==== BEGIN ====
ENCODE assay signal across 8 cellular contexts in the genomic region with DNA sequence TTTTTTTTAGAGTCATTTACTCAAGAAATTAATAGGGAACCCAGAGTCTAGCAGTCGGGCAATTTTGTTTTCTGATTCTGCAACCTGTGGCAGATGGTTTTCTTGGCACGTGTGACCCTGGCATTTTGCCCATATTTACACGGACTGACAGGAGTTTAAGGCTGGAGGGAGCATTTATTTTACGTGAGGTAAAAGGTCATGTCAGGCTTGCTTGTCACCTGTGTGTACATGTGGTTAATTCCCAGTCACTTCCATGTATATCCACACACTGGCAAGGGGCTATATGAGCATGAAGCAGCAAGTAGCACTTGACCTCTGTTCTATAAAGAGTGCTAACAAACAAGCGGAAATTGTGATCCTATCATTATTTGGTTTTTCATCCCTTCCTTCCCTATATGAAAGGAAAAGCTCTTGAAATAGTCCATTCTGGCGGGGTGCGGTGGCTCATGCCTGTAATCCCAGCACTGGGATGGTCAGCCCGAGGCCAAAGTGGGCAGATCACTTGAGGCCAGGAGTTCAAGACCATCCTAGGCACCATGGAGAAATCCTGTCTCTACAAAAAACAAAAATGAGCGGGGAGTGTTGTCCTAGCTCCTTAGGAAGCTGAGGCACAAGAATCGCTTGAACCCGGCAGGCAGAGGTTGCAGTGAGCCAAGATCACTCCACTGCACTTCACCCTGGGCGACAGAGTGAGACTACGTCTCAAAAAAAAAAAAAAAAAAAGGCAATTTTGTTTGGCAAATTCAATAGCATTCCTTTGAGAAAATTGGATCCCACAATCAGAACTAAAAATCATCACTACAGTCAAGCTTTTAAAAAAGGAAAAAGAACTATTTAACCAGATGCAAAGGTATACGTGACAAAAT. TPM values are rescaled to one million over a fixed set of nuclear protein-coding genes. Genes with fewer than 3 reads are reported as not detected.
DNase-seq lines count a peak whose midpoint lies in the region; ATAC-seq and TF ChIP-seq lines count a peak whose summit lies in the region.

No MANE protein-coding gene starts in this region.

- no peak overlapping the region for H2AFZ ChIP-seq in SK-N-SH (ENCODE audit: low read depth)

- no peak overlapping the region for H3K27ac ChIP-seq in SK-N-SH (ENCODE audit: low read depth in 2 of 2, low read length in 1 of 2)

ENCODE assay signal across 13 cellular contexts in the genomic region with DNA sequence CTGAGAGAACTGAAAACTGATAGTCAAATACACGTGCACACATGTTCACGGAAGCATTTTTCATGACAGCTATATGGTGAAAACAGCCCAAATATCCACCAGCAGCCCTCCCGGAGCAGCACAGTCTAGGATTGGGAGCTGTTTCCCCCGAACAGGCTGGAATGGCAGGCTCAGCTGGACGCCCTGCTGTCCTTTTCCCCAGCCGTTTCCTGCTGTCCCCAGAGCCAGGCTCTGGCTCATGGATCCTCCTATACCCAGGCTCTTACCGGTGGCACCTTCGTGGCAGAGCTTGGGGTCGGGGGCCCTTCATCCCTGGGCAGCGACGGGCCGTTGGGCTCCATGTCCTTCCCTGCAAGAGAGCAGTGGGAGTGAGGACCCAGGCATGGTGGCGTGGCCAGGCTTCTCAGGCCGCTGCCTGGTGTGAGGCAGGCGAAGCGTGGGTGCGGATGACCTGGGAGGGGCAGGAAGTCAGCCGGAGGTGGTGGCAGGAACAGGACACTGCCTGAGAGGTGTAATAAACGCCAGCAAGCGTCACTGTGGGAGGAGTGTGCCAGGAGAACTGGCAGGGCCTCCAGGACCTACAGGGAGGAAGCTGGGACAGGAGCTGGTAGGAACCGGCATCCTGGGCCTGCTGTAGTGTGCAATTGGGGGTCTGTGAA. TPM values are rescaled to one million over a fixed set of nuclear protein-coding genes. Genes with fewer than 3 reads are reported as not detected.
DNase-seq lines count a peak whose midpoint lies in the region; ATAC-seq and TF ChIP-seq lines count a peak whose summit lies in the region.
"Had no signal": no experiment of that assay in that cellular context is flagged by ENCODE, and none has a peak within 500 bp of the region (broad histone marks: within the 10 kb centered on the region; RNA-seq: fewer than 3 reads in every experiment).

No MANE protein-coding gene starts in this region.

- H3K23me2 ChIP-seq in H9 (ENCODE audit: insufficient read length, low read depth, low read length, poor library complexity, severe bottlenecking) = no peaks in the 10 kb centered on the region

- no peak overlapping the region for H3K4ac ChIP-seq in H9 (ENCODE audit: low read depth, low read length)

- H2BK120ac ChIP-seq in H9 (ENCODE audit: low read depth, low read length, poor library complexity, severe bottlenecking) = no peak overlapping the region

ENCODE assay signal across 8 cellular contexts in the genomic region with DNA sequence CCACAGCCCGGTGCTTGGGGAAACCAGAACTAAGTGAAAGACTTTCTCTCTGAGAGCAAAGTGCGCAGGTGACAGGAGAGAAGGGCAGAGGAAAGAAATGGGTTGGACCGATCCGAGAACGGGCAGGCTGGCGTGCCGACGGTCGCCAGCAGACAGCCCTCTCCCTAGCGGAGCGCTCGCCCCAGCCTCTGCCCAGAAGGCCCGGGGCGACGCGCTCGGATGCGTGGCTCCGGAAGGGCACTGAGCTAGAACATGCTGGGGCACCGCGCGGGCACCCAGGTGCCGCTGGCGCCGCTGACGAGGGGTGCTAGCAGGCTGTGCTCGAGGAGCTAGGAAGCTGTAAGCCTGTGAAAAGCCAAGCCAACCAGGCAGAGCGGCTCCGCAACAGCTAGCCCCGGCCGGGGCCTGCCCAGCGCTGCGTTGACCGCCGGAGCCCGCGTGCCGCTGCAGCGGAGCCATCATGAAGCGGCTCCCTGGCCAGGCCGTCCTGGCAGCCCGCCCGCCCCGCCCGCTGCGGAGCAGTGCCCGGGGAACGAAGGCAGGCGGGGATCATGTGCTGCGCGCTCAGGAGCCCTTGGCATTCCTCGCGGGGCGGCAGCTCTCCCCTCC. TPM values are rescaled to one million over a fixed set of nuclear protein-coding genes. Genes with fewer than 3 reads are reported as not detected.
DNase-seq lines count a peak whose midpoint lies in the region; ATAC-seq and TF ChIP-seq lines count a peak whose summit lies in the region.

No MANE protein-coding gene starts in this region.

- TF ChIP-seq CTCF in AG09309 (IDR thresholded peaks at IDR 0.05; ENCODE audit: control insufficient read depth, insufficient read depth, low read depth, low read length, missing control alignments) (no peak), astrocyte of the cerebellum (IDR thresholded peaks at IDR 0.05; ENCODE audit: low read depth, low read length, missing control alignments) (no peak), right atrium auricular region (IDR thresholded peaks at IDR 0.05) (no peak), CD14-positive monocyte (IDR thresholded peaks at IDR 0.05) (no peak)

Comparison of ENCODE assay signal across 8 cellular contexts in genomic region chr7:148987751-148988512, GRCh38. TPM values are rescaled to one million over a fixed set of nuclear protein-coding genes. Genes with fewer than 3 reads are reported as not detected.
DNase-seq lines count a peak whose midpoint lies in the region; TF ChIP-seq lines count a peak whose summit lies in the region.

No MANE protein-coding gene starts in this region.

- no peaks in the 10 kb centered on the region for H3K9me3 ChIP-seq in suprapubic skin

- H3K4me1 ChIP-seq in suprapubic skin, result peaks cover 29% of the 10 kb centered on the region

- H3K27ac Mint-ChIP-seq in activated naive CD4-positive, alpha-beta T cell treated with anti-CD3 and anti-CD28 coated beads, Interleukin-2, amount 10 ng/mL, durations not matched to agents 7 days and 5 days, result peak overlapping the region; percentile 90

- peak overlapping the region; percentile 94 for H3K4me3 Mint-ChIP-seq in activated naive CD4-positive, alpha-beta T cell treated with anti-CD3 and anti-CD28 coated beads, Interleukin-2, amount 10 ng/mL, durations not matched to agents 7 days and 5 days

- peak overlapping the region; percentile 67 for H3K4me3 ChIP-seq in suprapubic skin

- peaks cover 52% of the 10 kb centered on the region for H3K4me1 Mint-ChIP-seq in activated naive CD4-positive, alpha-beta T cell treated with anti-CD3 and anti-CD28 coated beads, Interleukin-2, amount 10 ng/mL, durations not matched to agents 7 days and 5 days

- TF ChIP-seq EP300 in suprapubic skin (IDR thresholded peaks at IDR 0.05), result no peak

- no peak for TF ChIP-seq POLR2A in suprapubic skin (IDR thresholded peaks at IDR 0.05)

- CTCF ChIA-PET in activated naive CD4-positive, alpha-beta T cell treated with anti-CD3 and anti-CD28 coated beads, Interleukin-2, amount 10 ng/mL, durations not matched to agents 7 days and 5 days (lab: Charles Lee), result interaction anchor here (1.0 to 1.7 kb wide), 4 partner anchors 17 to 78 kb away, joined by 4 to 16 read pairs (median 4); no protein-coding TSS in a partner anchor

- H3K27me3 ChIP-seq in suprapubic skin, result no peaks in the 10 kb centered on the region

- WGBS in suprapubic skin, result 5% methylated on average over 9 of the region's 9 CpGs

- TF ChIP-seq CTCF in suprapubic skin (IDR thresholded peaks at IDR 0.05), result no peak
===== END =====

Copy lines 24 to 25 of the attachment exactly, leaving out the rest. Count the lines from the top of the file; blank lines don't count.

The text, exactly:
- peak overlapping the region; percentile 67 for H3K4me3 ChIP-seq in suprapubic skin

- peaks cover 52% of the 10 kb centered on the region for H3K4me1 Mint-ChIP-seq in activated naive CD4-positive, alpha-beta T cell treated with anti-CD3 and anti-CD28 coated beads, Interleukin-2, amount 10 ng/mL, durations not matched to agents 7 days and 5 days